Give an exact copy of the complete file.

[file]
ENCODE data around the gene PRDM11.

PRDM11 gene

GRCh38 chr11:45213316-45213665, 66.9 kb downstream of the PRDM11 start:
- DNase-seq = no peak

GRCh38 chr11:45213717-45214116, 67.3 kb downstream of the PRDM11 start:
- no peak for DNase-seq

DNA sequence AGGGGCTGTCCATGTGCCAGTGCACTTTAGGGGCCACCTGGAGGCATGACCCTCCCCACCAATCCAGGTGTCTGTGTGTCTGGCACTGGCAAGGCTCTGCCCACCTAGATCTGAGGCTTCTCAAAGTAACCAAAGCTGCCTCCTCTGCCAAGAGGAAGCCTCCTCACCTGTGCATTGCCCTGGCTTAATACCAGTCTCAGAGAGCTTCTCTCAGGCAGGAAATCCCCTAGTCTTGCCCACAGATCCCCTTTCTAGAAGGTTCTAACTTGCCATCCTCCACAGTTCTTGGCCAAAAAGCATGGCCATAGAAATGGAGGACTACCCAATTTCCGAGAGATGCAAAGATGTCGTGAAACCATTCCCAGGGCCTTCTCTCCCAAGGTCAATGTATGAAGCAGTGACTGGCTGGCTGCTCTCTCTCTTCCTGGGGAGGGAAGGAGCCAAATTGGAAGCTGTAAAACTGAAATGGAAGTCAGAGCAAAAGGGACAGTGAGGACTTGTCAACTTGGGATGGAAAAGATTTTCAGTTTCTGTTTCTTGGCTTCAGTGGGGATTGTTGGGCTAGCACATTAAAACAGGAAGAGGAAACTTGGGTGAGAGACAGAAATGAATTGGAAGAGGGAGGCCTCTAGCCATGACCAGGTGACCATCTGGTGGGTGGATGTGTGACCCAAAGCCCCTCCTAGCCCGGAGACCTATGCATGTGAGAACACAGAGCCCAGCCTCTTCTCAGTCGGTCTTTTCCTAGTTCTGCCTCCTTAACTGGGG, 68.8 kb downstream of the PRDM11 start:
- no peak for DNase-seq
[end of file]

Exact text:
ENCODE data around the gene PRDM11.

PRDM11 gene

GRCh38 chr11:45213316-45213665, 66.9 kb downstream of the PRDM11 start:
- DNase-seq = no peak

GRCh38 chr11:45213717-45214116, 67.3 kb downstream of the PRDM11 start:
- no peak for DNase-seq

DNA sequence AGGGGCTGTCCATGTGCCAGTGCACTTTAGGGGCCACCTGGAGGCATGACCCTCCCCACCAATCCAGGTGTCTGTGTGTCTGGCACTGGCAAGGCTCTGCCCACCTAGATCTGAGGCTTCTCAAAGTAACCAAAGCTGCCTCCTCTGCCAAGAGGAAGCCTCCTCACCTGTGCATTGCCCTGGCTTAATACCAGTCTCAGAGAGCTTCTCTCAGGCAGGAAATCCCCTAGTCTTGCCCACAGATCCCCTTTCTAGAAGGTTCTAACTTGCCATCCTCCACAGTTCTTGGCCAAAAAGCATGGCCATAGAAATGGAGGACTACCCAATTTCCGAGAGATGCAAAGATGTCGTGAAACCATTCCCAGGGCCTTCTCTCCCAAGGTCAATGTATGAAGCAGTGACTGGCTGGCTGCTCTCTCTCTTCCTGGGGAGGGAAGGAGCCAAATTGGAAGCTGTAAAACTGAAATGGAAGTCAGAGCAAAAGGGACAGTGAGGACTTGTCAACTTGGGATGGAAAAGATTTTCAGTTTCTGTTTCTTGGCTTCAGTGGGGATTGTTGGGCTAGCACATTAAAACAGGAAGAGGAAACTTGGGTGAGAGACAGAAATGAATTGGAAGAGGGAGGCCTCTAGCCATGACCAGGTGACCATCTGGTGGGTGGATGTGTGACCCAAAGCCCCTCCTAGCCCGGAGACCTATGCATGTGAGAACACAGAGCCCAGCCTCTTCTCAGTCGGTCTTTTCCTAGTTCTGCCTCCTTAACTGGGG, 68.8 kb downstream of the PRDM11 start:
- no peak for DNase-seq